The little Bob Costas is at it again, abusing the platform granted to him for sports reporting to preach his opinions on social issues.  Viewers who either have no knowledge of current events beyond entertainment, or who watch sports as a temporary reprieve from the culture’s pervasive political battles, are attacked by Costas in a cowardly ambush.  Rather than appearing on a political show to share his observations of these issues, he makes unexpected statements of his personal opinions to sports fans in an environment where there is no opportunity for debate or fact-checking.  This is a gutless abuse of the microphone given to him for sports reporting.

Last winter, Little Bob Costas abused the stage granted to him by preaching against the American right to bear arms (NBC Article).  He used an off-field incident involving a football player as an excuse to rant against the “gun culture”.  Now he is back at it again, complaining about the Washington Redskins’ name and logo (Variety Article).  Little Bob Costas does not like the name and logo, and has elected himself to be the champion of every Native American offended by the team mascot.  Apparently, he views himself as being the arbiter of what is right and wrong based on his ability to interview athletes.  He must think of himself as brave for sticking up for the little man.

I won’t go into my views of the issues Little Bob Costas spouts off about.  He can have whatever views he wants on whatever issues he believes are important.  However, using the platform he has for sports reporting to spout off his political views is weak and cowardly.  This is the exact same thing as a singer or actor abusing the stage given to him or her to crow about political events.  Just like actors and singers, Little Bob Costas did not obtain a stage and microphone based on his accomplishments in the arena of politics, and has no special background to give his opinions of social issues extra weight.  If he had some sort of credentials to back up his opinions, the producers of political talk shows would be beating down his door to get him booked.  If they are, he is too cowardly to appear in a venue where his views would be challenged.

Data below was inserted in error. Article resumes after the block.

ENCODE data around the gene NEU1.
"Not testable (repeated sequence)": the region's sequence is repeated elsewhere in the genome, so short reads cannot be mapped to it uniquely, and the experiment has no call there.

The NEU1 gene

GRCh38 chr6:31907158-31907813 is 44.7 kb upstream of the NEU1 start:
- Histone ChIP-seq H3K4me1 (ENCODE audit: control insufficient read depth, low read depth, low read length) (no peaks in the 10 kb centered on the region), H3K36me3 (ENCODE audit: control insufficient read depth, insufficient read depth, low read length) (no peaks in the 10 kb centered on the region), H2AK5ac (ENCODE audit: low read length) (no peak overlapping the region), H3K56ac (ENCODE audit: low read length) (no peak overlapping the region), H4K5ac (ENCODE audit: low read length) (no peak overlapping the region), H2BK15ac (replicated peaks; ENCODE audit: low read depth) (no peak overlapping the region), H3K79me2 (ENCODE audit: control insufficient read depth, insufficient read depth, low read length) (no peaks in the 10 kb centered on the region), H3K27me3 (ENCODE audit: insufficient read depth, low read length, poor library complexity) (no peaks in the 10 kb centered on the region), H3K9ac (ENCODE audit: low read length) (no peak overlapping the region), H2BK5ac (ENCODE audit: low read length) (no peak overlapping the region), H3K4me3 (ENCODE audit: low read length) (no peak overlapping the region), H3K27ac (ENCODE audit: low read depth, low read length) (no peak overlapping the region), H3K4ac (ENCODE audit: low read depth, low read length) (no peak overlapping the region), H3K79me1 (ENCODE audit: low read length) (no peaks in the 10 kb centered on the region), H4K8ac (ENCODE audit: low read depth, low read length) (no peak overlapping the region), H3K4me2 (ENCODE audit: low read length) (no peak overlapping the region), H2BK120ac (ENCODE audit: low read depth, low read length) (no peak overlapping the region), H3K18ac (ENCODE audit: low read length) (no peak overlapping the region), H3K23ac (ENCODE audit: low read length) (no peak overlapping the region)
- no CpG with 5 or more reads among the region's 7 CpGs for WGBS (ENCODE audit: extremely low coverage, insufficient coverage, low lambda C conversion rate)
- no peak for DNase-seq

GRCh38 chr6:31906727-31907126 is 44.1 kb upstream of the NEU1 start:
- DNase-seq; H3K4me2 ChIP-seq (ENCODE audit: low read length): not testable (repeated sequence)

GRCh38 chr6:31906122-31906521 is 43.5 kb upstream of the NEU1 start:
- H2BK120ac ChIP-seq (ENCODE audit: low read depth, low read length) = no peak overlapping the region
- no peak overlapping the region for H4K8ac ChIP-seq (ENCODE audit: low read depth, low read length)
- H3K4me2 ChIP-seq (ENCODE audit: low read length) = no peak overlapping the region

The guy who picks up your trash or the lady who rings up your order at the grocery store have just as much credibility and authority to preach about politics to you.  If the garbage collector painted your trash cans with his political party’s logo, or if the cashier slipped a political pamphlet in your grocery bags, they would be fired for abusing their position.  Little Bob Costas does the exact same thing by using his sports microphone to preach about political and social issues.

Little Bob Costas obviously fancies himself as some sort of noble warrior wielding words to fight injustice in society.  He must view himself as the champion of The Little Man, but in reality, he is just a big mouth for A Little Man.

Not long ago, the “Stop Snitching” campaign was reported and examined in the media.  The crusade is aimed at providing encouragement for people with knowledge of criminal activity to remain silent.  It was originally a movement within the so-called “hip hop culture”.  It has, for years, been celebrated in rap “music”, chanted like nursery rhymes that teach criminality the same way traditional nursery rhymes teach simple life lessons.  The phrase, “Stop Snitching”, can still be found printed on t-shirts, usually overly long and ridiculously baggy t-shirts.

When the campaign was originally reported by the media, mainstream America expressed a significant degree of disgust. People who believed in justice and the rule of law were appalled that anyone could view lying and the protection of criminals as a form of integrity.  It was unfathomable anyone could be so stupid and immoral that there could be equivocation of honesty and lying.  The fervor of the media a few years ago has subsided, but the “Stop Snitching” issue lives on, stronger than ever.

T-shirts with the words, “Stop Snitching”, are not nearly as prevalent now as they were five years ago.  The instruction for people to not cooperate with police investigations is not as prevalent as it was either.  However, this is not an indication that logic and morality have overcome insanity and depravity.  On the contrary, the campaign was so wildly successful that the direction to be uncooperative with criminal investigators had evolved into a cultural standard for acceptable behavior.  When incidents in which someone refuses to cooperate with police reaches the media, the only real outrage comes from investigators, prosecutors and victims’ family members.  In other words, the only people who see a real problem with the behavior are those personally affected when justice is thwarted.